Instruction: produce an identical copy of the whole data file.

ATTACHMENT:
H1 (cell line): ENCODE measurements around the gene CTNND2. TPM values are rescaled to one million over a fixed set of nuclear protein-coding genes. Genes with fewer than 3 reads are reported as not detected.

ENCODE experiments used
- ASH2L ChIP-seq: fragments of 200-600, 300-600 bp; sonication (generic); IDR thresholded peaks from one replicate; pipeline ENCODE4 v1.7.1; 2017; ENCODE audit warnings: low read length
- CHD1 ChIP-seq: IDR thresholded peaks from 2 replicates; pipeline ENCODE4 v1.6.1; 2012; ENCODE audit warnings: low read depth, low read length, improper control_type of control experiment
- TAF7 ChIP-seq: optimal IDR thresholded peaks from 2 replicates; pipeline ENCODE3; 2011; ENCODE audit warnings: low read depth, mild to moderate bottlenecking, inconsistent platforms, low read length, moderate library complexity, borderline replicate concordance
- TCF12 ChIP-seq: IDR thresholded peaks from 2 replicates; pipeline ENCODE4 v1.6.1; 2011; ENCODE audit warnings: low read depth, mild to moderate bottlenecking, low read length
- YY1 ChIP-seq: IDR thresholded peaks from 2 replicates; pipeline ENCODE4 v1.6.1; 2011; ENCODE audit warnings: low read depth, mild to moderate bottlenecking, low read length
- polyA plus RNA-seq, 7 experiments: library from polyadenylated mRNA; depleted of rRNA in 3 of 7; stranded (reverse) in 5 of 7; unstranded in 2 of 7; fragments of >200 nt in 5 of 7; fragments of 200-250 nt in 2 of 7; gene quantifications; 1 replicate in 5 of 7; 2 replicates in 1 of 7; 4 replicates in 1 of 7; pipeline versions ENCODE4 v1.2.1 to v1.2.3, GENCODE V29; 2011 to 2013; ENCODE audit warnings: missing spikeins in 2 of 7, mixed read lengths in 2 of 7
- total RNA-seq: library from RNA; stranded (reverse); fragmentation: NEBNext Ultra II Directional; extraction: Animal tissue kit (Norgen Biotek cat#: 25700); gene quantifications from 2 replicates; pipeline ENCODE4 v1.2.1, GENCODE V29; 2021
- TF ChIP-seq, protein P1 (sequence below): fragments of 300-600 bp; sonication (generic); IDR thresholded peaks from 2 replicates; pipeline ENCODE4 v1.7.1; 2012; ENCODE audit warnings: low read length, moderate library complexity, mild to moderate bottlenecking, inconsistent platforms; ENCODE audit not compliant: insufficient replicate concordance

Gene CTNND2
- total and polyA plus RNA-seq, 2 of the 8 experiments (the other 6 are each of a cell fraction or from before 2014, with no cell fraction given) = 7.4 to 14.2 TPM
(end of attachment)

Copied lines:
H1 (cell line): ENCODE measurements around the gene CTNND2. TPM values are rescaled to one million over a fixed set of nuclear protein-coding genes. Genes with fewer than 3 reads are reported as not detected.

ENCODE experiments used
- ASH2L ChIP-seq: fragments of 200-600, 300-600 bp; sonication (generic); IDR thresholded peaks from one replicate; pipeline ENCODE4 v1.7.1; 2017; ENCODE audit warnings: low read length
- CHD1 ChIP-seq: IDR thresholded peaks from 2 replicates; pipeline ENCODE4 v1.6.1; 2012; ENCODE audit warnings: low read depth, low read length, improper control_type of control experiment
- TAF7 ChIP-seq: optimal IDR thresholded peaks from 2 replicates; pipeline ENCODE3; 2011; ENCODE audit warnings: low read depth, mild to moderate bottlenecking, inconsistent platforms, low read length, moderate library complexity, borderline replicate concordance
- TCF12 ChIP-seq: IDR thresholded peaks from 2 replicates; pipeline ENCODE4 v1.6.1; 2011; ENCODE audit warnings: low read depth, mild to moderate bottlenecking, low read length
- YY1 ChIP-seq: IDR thresholded peaks from 2 replicates; pipeline ENCODE4 v1.6.1; 2011; ENCODE audit warnings: low read depth, mild to moderate bottlenecking, low read length
- polyA plus RNA-seq, 7 experiments: library from polyadenylated mRNA; depleted of rRNA in 3 of 7; stranded (reverse) in 5 of 7; unstranded in 2 of 7; fragments of >200 nt in 5 of 7; fragments of 200-250 nt in 2 of 7; gene quantifications; 1 replicate in 5 of 7; 2 replicates in 1 of 7; 4 replicates in 1 of 7; pipeline versions ENCODE4 v1.2.1 to v1.2.3, GENCODE V29; 2011 to 2013; ENCODE audit warnings: missing spikeins in 2 of 7, mixed read lengths in 2 of 7
- total RNA-seq: library from RNA; stranded (reverse); fragmentation: NEBNext Ultra II Directional; extraction: Animal tissue kit (Norgen Biotek cat#: 25700); gene quantifications from 2 replicates; pipeline ENCODE4 v1.2.1, GENCODE V29; 2021
- TF ChIP-seq, protein P1 (sequence below): fragments of 300-600 bp; sonication (generic); IDR thresholded peaks from 2 replicates; pipeline ENCODE4 v1.7.1; 2012; ENCODE audit warnings: low read length, moderate library complexity, mild to moderate bottlenecking, inconsistent platforms; ENCODE audit not compliant: insufficient replicate concordance

Gene CTNND2
- total and polyA plus RNA-seq, 2 of the 8 experiments (the other 6 are each of a cell fraction or from before 2014, with no cell fraction given) = 7.4 to 14.2 TPM